As editor of the BackLetter, my job for the past twenty years has been to follow the evolution of back pain research and the impact of the back pain and back pain-related disability crisis on societies around the world. The role of Kim Burton and the Spinal Research Unit at the University of Huddersfield in the evolution of modern thinking about low back pain cannot be overestimated. In my view, this unit is one of the three or four most influential back pain and spinal research groups on earth—key participants and innovators in the modern "Back Pain Revolution." In the traditional medical approach to low back pain, back pain was interpreted as a signal of disease or injury, usually attributed to the physical stresses of work. The medical prescription for these injuries—rest and inactivity until the injury healed and pain abated— proved to be disastrous, removing millions of workers around the world from health-enhancing employment to the sad fate of permanent disability, at huge expense and productivity losses to national economies. Burton and colleagues at the University of Huddersfield—along with key collaborators around the world— have helped overthrow this traditional medical approach to back pain in favor of a much more flexible and practical biopsychosocial model. They have altered perceptions about the nature and course of back pain and its relationship with physical stresses and work. They have identified the most important obstacles to recovery and return-to-work, barriers which have strong psychological and social underpinnings. They have helped ordinary people, healthcare providers, and society learn to recognize these obstacles and move past them. They have re-energized the concept of rehabilitation. They transformed it from a second stage process that occurs after healing is complete into an activating intervention that occurs in the early days after the onset of a potentially disabling common health problem—when it is still possible to overcome minor obstacles that might otherwise morph into major barriers to recovery and return-to-work. In their various studies, articles, and contributions to reviews and guidelines they have communicated their knowledge effectively at multiple levels—in language everyone can understand. For ordinary people and employees around the world, The Back Book has become the world`s most widely circulated evidence-based educational aid on low back pain. And there are now mirror editions of The Back Book approach in multiple health areas. Burton and colleagues have contributed to the ground-breaking RCGP Clinical Guidelines for the Management of Acute Low Back Pain, the Occupational Health Guidelines for the Management of Low Back Pain at Work, the European Guidelines on Back Pain—including the seminal European Guidelines for Prevention in Low Back Pain, which Burton chaired. And they have not restricted their research and practical solutions to the narrow area of back pain. They have applied the knowledge from intensive back pain research to many other common health problems and the psychological, social and economic obstacles they create. While this is a group with strong scientific credentials they are very definitely not ivory tower scientists. They are a hands-on, roll-up-the sleeves group interested in developing practical solutions for ordinary people grappling with illness and disability in the complexities of real world settings.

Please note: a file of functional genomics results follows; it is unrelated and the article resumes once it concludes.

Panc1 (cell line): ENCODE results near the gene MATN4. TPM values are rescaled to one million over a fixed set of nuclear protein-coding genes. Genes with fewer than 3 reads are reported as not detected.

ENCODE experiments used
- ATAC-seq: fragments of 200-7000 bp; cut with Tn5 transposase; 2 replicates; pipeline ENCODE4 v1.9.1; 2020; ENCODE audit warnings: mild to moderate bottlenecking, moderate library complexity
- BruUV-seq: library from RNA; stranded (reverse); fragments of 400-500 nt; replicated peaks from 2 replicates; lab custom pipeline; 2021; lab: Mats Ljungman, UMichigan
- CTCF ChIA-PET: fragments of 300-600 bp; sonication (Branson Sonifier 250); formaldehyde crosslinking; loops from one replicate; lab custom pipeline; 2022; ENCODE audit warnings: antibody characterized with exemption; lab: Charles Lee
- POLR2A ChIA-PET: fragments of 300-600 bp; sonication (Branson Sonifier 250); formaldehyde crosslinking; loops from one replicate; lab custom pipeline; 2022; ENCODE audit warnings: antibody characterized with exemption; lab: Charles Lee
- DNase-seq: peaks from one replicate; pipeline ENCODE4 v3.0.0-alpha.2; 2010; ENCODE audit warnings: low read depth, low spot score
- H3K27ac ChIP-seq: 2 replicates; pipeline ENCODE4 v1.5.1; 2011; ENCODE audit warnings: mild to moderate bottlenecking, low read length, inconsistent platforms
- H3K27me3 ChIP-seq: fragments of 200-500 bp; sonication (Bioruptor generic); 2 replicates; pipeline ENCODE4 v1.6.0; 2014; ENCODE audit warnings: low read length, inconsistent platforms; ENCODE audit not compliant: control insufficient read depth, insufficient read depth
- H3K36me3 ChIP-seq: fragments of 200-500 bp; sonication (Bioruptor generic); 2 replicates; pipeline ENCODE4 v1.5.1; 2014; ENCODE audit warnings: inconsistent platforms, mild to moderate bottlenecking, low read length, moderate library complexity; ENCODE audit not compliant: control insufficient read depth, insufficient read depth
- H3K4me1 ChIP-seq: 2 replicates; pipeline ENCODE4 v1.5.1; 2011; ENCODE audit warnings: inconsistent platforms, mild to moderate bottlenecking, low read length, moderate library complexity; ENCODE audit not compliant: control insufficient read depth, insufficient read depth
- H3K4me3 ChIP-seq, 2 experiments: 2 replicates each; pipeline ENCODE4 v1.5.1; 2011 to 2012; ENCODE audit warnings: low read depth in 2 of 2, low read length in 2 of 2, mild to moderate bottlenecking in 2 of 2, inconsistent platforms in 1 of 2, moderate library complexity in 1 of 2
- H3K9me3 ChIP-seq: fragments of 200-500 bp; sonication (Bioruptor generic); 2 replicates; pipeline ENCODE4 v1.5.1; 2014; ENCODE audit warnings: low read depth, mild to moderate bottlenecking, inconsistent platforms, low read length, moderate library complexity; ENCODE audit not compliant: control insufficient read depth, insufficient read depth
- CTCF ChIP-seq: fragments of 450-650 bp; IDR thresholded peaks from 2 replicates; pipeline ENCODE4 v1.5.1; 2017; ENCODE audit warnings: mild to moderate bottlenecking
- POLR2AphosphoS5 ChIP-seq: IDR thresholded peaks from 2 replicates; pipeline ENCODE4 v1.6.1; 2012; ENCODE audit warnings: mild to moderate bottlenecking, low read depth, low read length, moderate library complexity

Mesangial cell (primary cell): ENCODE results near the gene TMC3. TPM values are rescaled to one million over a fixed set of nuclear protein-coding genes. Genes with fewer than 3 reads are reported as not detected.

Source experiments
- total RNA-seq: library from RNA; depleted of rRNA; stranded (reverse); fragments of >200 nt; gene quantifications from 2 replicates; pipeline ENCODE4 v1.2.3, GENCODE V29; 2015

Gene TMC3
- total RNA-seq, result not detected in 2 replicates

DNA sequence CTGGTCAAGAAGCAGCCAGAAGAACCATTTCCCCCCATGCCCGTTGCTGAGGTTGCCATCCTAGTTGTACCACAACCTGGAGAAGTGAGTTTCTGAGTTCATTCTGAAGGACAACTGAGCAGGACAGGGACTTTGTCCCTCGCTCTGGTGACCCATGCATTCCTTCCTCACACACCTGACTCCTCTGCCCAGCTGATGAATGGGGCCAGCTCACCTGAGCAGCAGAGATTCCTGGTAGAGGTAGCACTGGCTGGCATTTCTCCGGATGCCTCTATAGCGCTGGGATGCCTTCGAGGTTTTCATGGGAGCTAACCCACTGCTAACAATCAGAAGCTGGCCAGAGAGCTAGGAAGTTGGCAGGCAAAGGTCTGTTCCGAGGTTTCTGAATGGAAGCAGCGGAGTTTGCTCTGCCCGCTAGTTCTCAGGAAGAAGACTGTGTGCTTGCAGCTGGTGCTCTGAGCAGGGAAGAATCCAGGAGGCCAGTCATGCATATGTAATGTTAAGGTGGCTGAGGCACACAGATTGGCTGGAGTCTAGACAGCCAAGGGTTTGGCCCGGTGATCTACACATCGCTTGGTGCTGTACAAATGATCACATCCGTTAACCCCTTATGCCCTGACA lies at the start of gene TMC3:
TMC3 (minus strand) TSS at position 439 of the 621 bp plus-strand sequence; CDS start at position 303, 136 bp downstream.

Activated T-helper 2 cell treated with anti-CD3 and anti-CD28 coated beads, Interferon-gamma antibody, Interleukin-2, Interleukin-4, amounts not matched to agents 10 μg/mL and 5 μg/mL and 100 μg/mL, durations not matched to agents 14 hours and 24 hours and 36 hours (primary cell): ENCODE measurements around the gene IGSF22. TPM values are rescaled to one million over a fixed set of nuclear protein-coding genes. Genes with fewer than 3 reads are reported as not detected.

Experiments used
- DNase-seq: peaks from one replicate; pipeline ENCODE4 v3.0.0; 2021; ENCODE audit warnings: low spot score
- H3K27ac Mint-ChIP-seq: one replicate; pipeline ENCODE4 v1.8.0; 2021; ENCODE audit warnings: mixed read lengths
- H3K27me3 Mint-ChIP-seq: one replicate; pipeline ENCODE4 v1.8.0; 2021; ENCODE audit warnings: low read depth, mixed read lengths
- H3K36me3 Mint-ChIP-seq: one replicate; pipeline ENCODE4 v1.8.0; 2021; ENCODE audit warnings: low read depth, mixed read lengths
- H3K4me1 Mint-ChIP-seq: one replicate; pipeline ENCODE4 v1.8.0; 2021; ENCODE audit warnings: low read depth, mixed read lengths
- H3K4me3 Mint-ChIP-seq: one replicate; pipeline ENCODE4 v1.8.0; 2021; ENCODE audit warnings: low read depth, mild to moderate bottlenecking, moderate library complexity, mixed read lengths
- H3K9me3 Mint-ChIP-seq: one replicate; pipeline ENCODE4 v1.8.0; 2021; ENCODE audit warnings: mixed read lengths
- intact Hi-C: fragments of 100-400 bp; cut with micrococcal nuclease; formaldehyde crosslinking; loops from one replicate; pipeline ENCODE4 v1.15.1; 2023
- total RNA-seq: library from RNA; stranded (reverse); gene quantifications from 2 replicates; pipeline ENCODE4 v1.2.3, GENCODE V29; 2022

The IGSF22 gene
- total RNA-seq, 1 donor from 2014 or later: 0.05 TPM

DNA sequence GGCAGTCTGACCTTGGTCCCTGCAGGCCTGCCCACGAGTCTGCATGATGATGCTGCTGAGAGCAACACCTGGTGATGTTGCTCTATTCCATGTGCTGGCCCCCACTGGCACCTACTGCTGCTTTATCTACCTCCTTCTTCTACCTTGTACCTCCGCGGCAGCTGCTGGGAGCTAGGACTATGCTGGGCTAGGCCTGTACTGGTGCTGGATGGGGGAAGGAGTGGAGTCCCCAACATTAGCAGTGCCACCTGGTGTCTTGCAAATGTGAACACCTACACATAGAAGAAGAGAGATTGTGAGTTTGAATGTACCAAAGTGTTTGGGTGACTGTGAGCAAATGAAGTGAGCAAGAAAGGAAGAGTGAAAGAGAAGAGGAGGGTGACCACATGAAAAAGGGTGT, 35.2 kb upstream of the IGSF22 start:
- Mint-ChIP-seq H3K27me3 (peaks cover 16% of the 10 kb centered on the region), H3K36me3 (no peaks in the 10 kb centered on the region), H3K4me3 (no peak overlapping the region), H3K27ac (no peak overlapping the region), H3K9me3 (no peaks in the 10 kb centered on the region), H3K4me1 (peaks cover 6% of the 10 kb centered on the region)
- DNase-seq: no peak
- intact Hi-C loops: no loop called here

The importance of this research, which has highlighted the need to tackle biopsychosocial obstacles to achieve timely recovery from back pain, has been recognised by the BUPA Foundation through their annual Health at Work Awards in 2005 and 2008.The most prominent example of the underpinning research being directly communicated to individuals with back pain is The Back Book, a leading educational resource which has sold over 3 million copies since it was published in 19963. Originally developed from Burton's pioneering studya of how a change in beliefs could impact on sickness absence due to back pain, it has been translated into more than 20 languages and continues to be used and requested by healthcare services, workers compensation systems and insurers in various countries. It is endorsed by The Association of British Spine Surgeons for acute back pain4. Their website states that: "The 2017Back Book' has been shown in a randomized controlled trial to assist in giving the right message at an early stage. Many Health Centers and Hospitals will have it, if not, it can be obtained from The Stationery Office by post. Simply click on the picture of the book for a direct link if you would like a copy".